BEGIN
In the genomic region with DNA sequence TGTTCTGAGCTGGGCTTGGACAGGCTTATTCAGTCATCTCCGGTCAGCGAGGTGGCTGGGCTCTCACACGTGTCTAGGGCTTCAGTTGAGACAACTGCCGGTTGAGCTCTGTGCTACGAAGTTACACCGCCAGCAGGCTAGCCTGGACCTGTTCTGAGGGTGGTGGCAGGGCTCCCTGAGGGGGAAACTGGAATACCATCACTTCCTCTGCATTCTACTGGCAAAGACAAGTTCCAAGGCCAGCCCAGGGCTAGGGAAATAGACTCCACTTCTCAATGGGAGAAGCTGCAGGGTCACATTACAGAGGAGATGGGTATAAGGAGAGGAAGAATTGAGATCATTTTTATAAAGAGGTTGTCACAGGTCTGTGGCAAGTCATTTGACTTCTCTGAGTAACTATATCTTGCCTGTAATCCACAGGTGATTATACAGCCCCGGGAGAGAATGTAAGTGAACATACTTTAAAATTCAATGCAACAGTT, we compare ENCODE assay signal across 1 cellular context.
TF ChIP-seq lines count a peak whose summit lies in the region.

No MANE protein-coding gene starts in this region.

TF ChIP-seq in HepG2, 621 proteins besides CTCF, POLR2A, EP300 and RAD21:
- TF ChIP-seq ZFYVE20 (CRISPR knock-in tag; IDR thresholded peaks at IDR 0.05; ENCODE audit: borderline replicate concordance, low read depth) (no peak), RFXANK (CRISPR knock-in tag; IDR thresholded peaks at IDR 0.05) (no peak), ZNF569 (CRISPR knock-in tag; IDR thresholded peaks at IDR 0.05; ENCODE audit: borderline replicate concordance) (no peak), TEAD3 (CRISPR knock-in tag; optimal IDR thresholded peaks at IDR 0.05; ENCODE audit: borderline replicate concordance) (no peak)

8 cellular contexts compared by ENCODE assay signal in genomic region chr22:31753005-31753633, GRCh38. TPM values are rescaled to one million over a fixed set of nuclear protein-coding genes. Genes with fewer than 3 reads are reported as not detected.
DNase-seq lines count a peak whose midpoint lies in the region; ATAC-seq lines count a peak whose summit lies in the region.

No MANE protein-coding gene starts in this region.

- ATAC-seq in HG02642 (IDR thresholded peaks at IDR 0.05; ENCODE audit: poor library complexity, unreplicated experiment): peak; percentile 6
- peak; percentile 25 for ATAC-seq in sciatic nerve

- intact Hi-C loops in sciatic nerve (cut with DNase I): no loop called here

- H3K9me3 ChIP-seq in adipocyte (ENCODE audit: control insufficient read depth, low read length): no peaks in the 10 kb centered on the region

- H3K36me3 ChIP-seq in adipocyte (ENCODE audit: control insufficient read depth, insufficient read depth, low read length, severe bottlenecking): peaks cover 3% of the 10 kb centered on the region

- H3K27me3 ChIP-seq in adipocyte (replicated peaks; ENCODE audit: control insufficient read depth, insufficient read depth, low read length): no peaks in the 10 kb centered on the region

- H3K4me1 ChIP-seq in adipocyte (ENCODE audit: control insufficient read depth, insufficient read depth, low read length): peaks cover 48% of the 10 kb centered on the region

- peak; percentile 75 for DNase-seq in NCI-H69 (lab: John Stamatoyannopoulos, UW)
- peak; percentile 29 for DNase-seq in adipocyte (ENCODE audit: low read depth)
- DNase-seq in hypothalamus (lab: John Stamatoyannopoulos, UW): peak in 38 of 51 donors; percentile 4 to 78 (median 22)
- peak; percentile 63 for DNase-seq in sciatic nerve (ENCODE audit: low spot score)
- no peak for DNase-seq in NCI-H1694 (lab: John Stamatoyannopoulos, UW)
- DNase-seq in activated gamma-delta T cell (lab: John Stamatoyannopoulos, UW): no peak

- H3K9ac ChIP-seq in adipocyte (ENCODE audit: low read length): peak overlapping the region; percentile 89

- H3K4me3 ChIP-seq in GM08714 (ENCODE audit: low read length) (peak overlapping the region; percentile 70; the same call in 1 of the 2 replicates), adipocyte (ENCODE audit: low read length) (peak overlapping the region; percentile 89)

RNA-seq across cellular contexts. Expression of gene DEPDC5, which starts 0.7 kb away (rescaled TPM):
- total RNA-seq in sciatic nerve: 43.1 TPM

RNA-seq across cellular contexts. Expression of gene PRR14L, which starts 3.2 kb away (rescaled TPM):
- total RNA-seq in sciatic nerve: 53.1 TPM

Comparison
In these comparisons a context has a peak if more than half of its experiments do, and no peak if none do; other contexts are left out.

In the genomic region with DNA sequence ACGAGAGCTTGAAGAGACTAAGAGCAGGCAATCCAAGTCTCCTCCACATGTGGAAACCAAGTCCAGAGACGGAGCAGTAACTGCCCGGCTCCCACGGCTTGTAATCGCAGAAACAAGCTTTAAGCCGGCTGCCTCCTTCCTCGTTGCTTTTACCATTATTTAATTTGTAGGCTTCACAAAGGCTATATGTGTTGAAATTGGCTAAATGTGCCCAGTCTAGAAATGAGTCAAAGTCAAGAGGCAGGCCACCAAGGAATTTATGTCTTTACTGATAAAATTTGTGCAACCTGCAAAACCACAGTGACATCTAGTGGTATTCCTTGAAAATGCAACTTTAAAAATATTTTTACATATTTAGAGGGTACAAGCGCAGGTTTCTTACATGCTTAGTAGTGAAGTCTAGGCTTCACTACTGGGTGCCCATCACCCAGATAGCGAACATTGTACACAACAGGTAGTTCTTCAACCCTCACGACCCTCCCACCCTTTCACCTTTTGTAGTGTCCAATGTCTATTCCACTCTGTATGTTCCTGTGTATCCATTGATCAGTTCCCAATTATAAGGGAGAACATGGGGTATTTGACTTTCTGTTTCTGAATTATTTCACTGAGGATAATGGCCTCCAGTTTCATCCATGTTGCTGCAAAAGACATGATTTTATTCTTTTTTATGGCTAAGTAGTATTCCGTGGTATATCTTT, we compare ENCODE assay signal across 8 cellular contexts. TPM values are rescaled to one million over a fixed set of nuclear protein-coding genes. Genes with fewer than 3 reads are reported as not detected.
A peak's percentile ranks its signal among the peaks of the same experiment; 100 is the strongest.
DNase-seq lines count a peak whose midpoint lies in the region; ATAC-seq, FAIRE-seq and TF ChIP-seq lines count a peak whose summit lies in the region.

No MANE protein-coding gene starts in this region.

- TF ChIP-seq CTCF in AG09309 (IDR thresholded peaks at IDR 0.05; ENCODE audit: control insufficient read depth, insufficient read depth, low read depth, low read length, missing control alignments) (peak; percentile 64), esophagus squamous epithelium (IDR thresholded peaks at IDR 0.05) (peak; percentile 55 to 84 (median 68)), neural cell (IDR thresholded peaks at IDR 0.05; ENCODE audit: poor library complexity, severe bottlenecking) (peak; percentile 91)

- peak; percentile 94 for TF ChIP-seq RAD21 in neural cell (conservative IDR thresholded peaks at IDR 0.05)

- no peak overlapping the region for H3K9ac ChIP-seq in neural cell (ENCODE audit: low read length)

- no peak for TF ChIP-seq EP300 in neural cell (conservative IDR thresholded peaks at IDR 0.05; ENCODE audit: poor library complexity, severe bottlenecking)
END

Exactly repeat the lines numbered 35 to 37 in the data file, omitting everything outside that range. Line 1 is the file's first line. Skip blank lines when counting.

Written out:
- peak; percentile 94 for TF ChIP-seq RAD21 in neural cell (conservative IDR thresholded peaks at IDR 0.05)

- no peak overlapping the region for H3K9ac ChIP-seq in neural cell (ENCODE audit: low read length)

- no peak for TF ChIP-seq EP300 in neural cell (conservative IDR thresholded peaks at IDR 0.05; ENCODE audit: poor library complexity, severe bottlenecking)